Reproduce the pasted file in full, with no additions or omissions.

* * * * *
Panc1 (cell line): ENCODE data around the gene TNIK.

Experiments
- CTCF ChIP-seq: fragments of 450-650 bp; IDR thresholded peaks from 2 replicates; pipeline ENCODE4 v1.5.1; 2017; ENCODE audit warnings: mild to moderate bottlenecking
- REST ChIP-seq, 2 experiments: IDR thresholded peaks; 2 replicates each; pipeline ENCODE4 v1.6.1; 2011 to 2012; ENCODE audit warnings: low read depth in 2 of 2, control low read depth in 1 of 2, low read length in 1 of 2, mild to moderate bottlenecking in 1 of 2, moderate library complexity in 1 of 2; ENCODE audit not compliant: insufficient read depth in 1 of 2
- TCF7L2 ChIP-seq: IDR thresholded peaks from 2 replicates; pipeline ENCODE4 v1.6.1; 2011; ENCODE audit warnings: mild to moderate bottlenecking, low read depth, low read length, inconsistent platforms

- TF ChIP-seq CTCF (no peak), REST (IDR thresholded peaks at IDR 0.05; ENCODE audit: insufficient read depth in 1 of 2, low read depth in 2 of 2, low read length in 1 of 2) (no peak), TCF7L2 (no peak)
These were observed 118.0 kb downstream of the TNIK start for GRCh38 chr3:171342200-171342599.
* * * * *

Panc1 (cell line): ENCODE data around the gene TNIK.

Experiments
- CTCF ChIP-seq: fragments of 450-650 bp; IDR thresholded peaks from 2 replicates; pipeline ENCODE4 v1.5.1; 2017; ENCODE audit warnings: mild to moderate bottlenecking
- REST ChIP-seq, 2 experiments: IDR thresholded peaks; 2 replicates each; pipeline ENCODE4 v1.6.1; 2011 to 2012; ENCODE audit warnings: low read depth in 2 of 2, control low read depth in 1 of 2, low read length in 1 of 2, mild to moderate bottlenecking in 1 of 2, moderate library complexity in 1 of 2; ENCODE audit not compliant: insufficient read depth in 1 of 2
- TCF7L2 ChIP-seq: IDR thresholded peaks from 2 replicates; pipeline ENCODE4 v1.6.1; 2011; ENCODE audit warnings: mild to moderate bottlenecking, low read depth, low read length, inconsistent platforms

- TF ChIP-seq CTCF (no peak), REST (IDR thresholded peaks at IDR 0.05; ENCODE audit: insufficient read depth in 1 of 2, low read depth in 2 of 2, low read length in 1 of 2) (no peak), TCF7L2 (no peak)
These were observed 118.0 kb downstream of the TNIK start for GRCh38 chr3:171342200-171342599.